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Will cloud computing cost you your job?

In a recent article, “Yes, you will lose your job to cloud computing – unless . . .“, consultant and author Greg Shields cites the economies of scale as a key challenge facing IT admins in regards to the cloud. He writes:

“An organization that hosts 1 million mailboxes can economically implement technologies that guarantee 100% uptime, unlimited space and ubiquitous access anywhere on the Internet. As the economies of scale grow, those organizations can accomplish this at a price that’s cheaper than your salary, and when they screw up, they’ll refund your business money. You can’t say the same.

That’s a big problem for your continued employment.”

OK, so that’s sort of a dreary assessment (which Greg himself acknowledges later in the article). Fortunately, he also goes on to list various ways IT pros can adapt to the changing industry, hitch their wagon to the cloud and, ultimately, remain employed.

But the question is, do you agree with Greg’s assessment of the cloud’s eventual effect on IT? Do you share these same concerns? What’s your current stance on cloud computing? Sound off in the comment section below and share your thoughts.

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well it sounds like my jack-of-all-trades-master-of-none IT skills may actually be a positive thing! Things are looking up! (at the clouds)
This article makes it sound like cloud computing is run by God. Up in the cloud there is a real machine and real people running that machine. We may have to learn how to implement cloud computing but real technology and our skills will still be in demand. Hopefully just not overseas.
I agree with Brendan, however the exact time line I am not sure about. For very small businesses, I see this as happening very quickly as long as you are not in a rural area. With LTE wireless, broadband speed connections will be available wherever you are. The savings in hardware and licensing, not to mention support for using cloud applications instead of hosting in house will be significant. Not to mention the reliability will be much better. I dont think that the applications are ready yet, to totally go cloud based, but i would say in 2-5 years it will be. At that point in time, acting as a consultant to help decide what cloud based services and how to integrate them into their infrastructure will be what is needed. Oh also physical networking to some degree.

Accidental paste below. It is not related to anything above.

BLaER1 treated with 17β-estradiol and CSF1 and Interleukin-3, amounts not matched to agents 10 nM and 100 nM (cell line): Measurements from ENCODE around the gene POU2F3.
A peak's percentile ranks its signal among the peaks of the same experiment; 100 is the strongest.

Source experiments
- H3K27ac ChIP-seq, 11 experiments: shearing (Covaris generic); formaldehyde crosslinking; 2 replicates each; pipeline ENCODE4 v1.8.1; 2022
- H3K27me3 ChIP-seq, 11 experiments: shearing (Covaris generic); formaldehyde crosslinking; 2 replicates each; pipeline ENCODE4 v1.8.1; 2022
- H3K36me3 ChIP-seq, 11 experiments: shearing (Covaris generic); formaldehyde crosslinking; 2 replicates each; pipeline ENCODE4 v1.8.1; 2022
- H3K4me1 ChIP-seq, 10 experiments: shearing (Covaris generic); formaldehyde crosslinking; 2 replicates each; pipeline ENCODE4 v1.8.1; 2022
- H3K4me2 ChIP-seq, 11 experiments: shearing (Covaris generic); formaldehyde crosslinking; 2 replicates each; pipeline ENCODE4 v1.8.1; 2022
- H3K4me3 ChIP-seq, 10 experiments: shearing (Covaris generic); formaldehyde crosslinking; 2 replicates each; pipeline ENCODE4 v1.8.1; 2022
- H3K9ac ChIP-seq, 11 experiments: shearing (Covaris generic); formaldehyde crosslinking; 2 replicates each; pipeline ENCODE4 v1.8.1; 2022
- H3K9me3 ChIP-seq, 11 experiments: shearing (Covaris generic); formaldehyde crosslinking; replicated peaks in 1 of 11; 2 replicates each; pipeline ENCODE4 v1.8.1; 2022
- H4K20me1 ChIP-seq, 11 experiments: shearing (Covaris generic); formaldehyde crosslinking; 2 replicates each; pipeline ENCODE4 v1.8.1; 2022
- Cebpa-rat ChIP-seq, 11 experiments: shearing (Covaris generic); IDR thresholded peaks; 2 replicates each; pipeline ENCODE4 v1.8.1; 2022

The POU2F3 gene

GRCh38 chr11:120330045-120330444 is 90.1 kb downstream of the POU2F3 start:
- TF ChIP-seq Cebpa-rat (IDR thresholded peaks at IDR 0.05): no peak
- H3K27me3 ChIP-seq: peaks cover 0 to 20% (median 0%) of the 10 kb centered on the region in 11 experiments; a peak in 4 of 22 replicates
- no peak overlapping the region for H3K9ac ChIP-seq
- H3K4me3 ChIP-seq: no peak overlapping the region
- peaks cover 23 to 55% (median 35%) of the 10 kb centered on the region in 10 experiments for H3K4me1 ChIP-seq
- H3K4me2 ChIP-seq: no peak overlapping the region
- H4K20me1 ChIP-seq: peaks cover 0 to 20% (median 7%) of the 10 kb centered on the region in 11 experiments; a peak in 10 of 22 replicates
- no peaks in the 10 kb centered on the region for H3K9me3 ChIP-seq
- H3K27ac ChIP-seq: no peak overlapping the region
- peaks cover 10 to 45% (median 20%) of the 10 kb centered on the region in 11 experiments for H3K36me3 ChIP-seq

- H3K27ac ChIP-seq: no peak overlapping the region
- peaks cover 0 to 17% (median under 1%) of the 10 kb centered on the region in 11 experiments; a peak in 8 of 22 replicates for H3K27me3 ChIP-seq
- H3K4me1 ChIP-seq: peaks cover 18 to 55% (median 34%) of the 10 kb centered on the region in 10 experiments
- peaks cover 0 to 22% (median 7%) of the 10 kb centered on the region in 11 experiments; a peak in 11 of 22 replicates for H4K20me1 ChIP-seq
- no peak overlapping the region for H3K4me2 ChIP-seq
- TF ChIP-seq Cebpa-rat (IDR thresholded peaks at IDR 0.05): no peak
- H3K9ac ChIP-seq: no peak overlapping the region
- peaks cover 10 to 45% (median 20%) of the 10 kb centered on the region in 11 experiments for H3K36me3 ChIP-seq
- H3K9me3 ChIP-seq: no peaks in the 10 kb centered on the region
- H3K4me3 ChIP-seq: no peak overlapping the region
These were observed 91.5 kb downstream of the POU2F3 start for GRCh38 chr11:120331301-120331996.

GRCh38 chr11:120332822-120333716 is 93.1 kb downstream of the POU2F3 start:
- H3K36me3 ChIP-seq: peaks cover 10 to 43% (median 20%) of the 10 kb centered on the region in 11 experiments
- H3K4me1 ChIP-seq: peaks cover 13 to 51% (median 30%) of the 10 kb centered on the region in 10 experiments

We shall see. I think "Cloud Computing" will come about. The problems are likely to be how well those services are integrated with the existing data center. If say a "cloud service" is cumbersome, slow, or the Systems Planner did not properly analyze "the fit", then its promise could end up being more costly than the old way. I've witnessed Systems designers who are hell bent on implementing a pet design "to save costs" but in actuality what the end result was that the user organizations were burden with increased costs. Those increased costs were slower performance, clumbsy interfaces, downtime, etc. Better make sure the Systems Designers think before they act.
Greg Shields' example of outsourcing the growing of vegetables or raising cattle is committing a logical fallacy. Of course I trust others to grow my vegetables or raise cattle for my consumption. I'm NOT a farmer! He also said we now "trusted others" to mend broken bones or diagnose illnesses because they "do it better." Well, what if I were a doctor? Would I still "outsource" illness diagnosis? Cloud computing is much ado although not strictly about nothing. There are a good many instances where the bean counters will be only too happy to replace dealing with those pesky sysadmins with dealing with other bean counters taking their orders--I'm sure nothing would please them more. However, it is rather short-sighted to maintain jobs will be lost on a massive scale. If anything, this should make the hyper-concentrated folks sit up and take notice. It's no longer simply OK to be an Exchange admin, in fact, it never was and I always looked at these folks with some suspicion. There are quite a number of operational processes and systems that can simply not be migrated to "the cloud." As long as those exist, a good sysadmin will continue to have a job. Shields, on the other hand, needs to dust off an elementary logic text.
PR people certainly know how to bring an idea to the sky. From outsiders perspective "Cloud" is beautiful shiny object on the sky depicting business's managers wild wishes and dreams. But what is inside that "Cloud" is probably known only to those who at some point had been inside one, and I give you one clue - mist, mist that only IT pros can see through.